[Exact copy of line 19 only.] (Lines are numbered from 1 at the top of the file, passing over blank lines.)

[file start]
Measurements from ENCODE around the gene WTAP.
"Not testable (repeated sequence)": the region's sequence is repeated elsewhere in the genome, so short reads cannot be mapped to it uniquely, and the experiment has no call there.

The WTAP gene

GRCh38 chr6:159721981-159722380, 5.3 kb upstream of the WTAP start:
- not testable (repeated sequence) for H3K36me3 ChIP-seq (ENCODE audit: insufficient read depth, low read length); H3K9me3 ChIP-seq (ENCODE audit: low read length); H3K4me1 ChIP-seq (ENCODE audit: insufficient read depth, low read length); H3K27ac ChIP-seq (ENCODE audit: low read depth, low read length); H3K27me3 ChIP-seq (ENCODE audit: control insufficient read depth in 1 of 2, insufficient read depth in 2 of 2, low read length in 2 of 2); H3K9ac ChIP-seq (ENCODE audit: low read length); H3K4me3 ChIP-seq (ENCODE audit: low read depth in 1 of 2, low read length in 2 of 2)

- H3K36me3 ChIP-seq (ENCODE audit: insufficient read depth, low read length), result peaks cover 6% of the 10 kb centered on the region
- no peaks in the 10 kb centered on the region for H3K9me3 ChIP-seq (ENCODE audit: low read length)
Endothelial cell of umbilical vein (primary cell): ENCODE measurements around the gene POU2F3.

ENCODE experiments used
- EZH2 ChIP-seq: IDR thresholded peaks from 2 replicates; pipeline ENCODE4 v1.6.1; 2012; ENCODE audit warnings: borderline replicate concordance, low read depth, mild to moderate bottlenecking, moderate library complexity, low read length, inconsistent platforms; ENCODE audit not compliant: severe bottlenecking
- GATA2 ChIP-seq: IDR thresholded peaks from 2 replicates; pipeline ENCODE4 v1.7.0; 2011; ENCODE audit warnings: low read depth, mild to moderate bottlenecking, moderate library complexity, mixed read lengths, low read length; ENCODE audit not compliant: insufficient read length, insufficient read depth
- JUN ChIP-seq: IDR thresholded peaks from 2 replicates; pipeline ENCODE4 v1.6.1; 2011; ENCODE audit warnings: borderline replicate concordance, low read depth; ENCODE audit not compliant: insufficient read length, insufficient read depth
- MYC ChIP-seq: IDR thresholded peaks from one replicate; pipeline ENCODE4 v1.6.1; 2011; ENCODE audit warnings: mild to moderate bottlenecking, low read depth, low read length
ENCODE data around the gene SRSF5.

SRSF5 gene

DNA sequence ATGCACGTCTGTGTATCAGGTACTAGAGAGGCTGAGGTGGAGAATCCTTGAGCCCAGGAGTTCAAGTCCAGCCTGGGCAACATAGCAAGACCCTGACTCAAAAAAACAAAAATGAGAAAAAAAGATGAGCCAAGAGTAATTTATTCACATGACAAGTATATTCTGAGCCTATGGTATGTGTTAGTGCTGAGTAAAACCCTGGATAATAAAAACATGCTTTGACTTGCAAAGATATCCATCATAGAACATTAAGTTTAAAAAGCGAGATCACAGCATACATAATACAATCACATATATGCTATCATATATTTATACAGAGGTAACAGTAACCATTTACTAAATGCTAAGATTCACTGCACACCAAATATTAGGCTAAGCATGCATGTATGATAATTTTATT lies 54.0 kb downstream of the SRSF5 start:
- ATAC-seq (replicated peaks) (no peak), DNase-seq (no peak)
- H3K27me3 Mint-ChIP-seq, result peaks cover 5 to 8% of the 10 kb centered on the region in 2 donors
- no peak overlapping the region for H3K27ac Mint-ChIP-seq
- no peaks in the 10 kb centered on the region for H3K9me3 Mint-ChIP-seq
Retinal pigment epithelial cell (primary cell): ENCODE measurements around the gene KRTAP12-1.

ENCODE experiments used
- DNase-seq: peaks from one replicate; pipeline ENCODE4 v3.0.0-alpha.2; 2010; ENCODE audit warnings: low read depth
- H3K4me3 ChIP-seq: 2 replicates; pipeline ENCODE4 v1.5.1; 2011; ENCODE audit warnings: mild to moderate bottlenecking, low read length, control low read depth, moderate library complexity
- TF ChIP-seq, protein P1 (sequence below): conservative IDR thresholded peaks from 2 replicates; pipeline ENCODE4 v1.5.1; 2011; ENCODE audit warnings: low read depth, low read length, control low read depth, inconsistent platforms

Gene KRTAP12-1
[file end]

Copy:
- no peak overlapping the region for H3K27ac Mint-ChIP-seq